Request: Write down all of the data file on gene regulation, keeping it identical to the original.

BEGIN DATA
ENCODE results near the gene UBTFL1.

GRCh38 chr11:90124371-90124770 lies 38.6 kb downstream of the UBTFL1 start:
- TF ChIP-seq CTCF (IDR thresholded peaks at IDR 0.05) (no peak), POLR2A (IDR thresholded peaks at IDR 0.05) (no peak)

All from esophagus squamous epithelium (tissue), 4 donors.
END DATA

ENCODE results near the gene UBTFL1.

GRCh38 chr11:90124371-90124770 lies 38.6 kb downstream of the UBTFL1 start:
- TF ChIP-seq CTCF (IDR thresholded peaks at IDR 0.05) (no peak), POLR2A (IDR thresholded peaks at IDR 0.05) (no peak)

All from esophagus squamous epithelium (tissue), 4 donors.